Last night the moon rose huge and round, the third Supermoon of the year, coinciding with the Spring Equinox and Purim. The Book of Esther in the Old Testament tells the tale of this Jewish holiday. In a nutshell, the anti-Semitic Prime Minister decrees that all the Jews in the Persian King Asuerus’s kingdom are to be killed. His newly crowned queen Esther is terrified; she’s hiding her Jewish identity. But how can she let all her family and friends die in a genocide? Beautiful Queen Esther risks her life and comes out of the closet about being Jewish. She tells the King, who decides to save the Jewish people.
How is this story meaningful to us today? Its happy ending makes Purim a joyous holiday, celebrating courage and truth-telling. But many people who come out of the closet about who they are face discrimination, rejection, hatred and persecution. “Lesbian, gay and bisexual youth are five times more likely to have attempted suicide than their straight peers. More than half of transgender teenage boys, over 40 percent of nonbinary youth and nearly a third of transgender teenage girls have attempted to end their lives.”*
Last night I received a thoughtful letter from a brave student disclosing that they are in a deep and tender process of questioning their gender identity. As a gesture of respect and support, they asked their friends to please use their preferred pronouns, which are they/them/theirs. This is a big step. It might seem strange to those who enjoy the privilege of not having considered their gender identity, or whether or not they are living in a particular closet. This is OK. Loving awareness invites us to let go of fixed views and beliefs we cling to for the comfort of familiarity. We learn to open our hearts to what’s new, now – even when it means going against the grain of habits and biases or having to leave a closeted space.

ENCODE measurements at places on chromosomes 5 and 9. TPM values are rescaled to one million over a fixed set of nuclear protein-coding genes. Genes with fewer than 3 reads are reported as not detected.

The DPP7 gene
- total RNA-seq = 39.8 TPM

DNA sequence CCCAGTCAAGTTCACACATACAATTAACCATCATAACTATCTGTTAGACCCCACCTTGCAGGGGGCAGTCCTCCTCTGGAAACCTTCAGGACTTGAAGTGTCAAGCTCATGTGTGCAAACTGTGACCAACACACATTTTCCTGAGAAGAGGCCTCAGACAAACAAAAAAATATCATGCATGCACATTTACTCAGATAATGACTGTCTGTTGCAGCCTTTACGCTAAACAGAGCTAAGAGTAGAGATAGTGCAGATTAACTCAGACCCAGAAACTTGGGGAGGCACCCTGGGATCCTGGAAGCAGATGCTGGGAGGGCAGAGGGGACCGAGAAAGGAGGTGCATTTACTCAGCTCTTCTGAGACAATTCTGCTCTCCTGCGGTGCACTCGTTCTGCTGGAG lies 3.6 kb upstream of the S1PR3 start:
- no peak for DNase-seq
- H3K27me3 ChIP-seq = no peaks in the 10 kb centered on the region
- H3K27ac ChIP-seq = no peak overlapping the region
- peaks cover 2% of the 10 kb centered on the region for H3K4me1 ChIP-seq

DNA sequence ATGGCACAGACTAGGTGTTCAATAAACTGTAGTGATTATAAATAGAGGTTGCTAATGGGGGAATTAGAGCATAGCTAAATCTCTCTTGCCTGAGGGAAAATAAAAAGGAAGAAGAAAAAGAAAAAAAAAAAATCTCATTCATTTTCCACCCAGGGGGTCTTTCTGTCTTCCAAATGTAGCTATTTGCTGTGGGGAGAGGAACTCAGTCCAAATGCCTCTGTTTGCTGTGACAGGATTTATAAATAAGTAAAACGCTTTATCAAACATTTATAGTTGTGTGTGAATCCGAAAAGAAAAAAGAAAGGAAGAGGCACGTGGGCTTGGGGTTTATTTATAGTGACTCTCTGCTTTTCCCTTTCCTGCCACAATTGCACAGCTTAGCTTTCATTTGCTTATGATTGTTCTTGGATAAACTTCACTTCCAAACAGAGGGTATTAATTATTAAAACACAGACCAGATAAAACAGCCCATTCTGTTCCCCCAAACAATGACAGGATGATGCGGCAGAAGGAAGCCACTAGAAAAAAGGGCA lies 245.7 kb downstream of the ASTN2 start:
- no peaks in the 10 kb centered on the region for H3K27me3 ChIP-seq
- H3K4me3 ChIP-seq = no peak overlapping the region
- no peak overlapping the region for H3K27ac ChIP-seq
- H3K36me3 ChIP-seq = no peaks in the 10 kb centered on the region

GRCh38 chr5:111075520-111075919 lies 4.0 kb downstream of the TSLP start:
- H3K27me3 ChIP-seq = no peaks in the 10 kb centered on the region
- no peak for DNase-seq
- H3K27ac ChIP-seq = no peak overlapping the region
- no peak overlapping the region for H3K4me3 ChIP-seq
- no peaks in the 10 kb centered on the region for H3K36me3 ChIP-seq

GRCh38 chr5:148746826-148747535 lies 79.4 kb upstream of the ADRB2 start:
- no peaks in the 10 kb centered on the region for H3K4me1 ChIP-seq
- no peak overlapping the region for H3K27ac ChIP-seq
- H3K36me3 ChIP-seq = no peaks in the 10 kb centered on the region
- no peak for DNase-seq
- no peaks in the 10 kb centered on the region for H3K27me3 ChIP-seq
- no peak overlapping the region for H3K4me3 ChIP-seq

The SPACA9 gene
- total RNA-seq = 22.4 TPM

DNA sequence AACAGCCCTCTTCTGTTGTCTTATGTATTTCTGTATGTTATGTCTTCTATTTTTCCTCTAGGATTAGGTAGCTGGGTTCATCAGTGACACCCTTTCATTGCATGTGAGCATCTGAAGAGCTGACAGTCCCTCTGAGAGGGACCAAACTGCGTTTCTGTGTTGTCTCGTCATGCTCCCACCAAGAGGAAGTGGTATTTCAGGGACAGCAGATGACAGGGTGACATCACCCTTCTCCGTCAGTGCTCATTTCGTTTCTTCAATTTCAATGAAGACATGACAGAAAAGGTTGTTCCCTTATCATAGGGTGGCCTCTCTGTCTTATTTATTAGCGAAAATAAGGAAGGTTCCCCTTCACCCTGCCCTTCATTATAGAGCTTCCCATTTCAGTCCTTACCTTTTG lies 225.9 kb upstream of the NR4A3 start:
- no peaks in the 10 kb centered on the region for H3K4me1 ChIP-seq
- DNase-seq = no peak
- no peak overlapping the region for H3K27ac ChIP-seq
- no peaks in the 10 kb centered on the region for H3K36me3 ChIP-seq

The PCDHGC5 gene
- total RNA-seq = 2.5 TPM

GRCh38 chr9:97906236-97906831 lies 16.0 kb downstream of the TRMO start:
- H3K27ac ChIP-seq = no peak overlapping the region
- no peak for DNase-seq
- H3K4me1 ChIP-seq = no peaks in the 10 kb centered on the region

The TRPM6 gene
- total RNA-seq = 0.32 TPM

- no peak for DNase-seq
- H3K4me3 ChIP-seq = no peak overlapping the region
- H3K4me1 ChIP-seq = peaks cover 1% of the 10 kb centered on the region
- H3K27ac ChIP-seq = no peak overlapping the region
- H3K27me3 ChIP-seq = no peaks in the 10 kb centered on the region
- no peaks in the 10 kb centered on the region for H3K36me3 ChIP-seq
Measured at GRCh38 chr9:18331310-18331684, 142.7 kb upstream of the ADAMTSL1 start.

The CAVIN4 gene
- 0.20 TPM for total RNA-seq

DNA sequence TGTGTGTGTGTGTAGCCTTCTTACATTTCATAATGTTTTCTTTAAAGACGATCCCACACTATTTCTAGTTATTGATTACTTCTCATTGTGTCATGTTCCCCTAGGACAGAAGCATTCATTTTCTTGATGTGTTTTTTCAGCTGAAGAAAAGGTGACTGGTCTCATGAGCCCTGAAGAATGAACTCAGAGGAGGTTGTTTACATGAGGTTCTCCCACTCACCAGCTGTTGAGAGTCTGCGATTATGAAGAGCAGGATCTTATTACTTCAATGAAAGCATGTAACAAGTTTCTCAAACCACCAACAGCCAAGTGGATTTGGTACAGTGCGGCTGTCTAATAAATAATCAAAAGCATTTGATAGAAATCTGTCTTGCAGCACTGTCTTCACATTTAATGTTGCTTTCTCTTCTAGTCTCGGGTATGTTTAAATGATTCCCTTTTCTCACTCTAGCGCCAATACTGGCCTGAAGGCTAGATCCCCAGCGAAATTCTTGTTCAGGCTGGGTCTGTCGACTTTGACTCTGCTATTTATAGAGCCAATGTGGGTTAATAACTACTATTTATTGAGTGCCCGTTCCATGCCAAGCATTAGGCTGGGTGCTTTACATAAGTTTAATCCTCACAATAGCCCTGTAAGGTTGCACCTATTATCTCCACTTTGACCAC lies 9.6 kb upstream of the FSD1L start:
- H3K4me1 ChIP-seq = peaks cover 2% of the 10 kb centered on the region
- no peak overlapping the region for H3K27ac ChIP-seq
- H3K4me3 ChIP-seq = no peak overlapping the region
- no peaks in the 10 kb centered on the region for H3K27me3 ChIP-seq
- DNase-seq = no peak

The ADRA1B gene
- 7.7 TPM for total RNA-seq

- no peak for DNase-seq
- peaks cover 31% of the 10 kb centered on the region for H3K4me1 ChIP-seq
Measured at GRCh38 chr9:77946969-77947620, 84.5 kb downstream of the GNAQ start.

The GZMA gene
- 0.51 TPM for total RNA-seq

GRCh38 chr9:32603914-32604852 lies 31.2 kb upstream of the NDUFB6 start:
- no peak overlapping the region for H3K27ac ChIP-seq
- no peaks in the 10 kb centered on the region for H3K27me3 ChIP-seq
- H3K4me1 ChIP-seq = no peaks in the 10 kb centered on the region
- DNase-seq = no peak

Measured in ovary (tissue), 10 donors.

It’s scary to take the risk to be fully oneself and to express one’s truth. A big part of dharma practice is being true to oneself, living with integrity and kindness. Spring is the season of seeds flowering, of new beginnings. May we support each other to venture out of whatever closet we’ve been hiding in – the closet of fear, of trauma, of illness, the closet of unlived dreams or a broken heart. May we emerge with joy and caring for ourselves and for all those whose lives we touch.